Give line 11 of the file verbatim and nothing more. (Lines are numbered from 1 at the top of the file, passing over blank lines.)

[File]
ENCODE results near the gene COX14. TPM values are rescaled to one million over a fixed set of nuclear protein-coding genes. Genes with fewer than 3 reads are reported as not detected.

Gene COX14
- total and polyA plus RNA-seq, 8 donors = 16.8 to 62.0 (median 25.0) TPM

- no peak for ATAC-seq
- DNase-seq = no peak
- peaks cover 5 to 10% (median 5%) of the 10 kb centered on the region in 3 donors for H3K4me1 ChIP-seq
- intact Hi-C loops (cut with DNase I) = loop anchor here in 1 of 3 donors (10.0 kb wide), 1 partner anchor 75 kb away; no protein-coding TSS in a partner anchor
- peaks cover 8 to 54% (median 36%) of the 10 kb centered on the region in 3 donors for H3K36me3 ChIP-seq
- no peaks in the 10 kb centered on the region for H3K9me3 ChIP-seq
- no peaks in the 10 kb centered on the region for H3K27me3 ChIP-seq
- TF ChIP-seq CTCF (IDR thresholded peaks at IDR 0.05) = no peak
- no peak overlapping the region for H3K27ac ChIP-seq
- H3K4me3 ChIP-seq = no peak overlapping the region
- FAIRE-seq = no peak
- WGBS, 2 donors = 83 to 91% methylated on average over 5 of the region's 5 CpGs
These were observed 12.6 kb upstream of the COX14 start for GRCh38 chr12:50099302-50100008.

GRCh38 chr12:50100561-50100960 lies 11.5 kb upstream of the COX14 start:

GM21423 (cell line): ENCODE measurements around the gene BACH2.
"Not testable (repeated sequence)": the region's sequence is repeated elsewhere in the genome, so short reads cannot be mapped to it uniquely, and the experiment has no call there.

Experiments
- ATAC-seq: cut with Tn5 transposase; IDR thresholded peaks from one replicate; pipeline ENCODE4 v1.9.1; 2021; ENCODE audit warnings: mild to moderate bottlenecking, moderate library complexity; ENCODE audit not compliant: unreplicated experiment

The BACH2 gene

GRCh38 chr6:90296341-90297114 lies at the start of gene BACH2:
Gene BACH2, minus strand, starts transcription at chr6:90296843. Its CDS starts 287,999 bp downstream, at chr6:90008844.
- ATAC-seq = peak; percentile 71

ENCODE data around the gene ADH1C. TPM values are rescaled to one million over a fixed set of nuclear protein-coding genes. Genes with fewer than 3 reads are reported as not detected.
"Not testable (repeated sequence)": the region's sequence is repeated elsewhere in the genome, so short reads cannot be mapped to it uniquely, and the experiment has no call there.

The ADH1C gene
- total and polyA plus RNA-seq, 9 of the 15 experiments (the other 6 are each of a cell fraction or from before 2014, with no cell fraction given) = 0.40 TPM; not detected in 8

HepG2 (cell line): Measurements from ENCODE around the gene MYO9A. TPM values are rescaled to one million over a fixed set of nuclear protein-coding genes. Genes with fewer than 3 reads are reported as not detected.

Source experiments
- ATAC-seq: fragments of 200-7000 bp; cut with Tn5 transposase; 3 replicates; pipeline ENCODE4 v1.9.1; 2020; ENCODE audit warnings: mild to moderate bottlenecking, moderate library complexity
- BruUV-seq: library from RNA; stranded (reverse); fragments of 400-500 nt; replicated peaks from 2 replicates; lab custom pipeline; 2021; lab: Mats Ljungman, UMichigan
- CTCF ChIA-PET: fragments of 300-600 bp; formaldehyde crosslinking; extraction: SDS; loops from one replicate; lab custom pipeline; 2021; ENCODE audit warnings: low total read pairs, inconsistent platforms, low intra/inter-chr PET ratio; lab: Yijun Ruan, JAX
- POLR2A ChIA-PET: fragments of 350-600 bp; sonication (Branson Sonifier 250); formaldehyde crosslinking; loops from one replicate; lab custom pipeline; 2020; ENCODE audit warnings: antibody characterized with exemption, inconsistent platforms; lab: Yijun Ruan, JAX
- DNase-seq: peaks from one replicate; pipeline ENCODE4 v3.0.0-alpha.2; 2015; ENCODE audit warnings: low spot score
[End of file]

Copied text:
- TF ChIP-seq CTCF (IDR thresholded peaks at IDR 0.05) = no peak